We’re racing along a bumpy dirt road in Somkhanda Game Reserve, South Africa’s only community-owned game reserve that’s home to both black and white rhino. We’re late; the sun has started its rapid descent towards the horizon and our overnight stop is still about forty minutes away, a rhino patrol station set deep in the acacia thickets that overlook Jozini dam.
I’m desperately holding on: one hand clutching a slippery rail, the other keeping precarious hold of my camera. As I glance across to Kati, our Online Editor extraordinaire, all thought of dodging tree branches or the rolling gas cylinder in the back of the bakkie flee my mind, replaced by gleeful disbelief. There she stands, one hand hooked around the rail and the other held up high, clutching her phone with a look of consternation on her face, searching vainly for signal so she can send off a queue of tweets.
Thankfully she had the grace to look guilty, but not before I had fired off a few shots as blackmail material. I can’t blame her really; her job requires being plugged in 24/7, even whilst on assignment where the world of social media could not seem further away. Which was precisely why our editor, Sonya Schoeman, had chosen her for this particular piece.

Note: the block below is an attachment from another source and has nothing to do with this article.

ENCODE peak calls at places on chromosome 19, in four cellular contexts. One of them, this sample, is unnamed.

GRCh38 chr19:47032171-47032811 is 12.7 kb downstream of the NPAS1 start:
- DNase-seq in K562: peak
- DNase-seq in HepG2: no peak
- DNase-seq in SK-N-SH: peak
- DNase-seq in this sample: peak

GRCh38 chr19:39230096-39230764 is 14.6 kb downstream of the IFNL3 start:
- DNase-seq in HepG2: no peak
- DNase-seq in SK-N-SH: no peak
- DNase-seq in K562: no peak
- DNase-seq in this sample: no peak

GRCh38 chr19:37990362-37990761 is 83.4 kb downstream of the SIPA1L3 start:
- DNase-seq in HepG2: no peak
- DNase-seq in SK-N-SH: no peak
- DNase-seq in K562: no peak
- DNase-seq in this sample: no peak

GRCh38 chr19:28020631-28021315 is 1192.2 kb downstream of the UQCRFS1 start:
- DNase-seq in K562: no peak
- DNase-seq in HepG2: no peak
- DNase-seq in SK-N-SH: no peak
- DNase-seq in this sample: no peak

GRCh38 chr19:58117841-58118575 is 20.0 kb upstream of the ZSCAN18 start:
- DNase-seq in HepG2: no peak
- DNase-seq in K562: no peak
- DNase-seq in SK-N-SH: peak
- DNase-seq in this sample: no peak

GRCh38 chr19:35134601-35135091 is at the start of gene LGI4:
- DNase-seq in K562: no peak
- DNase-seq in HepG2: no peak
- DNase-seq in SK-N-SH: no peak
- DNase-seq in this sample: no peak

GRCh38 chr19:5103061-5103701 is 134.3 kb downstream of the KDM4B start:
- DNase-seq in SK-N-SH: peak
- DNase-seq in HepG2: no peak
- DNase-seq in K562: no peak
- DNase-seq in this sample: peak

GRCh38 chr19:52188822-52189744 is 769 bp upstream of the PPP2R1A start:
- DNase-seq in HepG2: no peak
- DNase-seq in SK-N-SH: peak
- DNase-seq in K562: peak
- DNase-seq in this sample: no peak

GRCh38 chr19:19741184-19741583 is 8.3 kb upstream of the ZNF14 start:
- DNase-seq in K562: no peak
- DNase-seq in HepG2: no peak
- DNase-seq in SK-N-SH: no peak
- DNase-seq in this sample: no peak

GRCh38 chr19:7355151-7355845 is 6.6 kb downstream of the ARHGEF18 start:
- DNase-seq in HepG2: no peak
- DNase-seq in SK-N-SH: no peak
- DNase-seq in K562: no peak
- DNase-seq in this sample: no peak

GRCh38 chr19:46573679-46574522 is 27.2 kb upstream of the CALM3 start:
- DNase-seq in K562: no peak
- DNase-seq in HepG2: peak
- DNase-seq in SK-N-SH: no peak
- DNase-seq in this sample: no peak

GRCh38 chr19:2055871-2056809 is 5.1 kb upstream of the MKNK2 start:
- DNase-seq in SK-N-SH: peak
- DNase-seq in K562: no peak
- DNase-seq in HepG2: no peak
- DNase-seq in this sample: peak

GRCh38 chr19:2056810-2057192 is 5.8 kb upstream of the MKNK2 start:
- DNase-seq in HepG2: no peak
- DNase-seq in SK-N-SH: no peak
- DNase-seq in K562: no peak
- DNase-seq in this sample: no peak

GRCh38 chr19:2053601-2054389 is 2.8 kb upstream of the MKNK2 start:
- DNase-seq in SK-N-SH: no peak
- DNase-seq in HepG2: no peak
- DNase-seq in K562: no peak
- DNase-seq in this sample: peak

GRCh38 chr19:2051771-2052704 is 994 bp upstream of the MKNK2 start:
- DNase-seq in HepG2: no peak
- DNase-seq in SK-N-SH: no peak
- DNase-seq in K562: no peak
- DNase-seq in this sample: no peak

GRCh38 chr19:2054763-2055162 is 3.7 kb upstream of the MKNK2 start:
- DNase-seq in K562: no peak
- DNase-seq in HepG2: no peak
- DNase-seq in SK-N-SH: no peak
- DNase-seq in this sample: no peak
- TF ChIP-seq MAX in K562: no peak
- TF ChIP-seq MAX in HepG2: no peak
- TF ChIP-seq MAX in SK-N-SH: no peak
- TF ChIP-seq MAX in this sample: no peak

You see, in an online world of armchair activism against rhino poaching, it’s easy to get jaded and lose touch with what’s happening at grass-roots level. Our mission was to follow in rhino trackers’ freshly-laid footsteps and acquaint ourselves with their anti-poaching efforts, comparing their everyday working lives with our own. After all, as Wildland’s project manager David Gilroy says, “it’s warm bodies that will win this war.”
You can read all about our ‘out of the comfort zone‘ feature in the February 2015 issue of Getaway Magazine.
Read the story about what really goes into protecting our rhinos in the February 2015 issue of Getaway.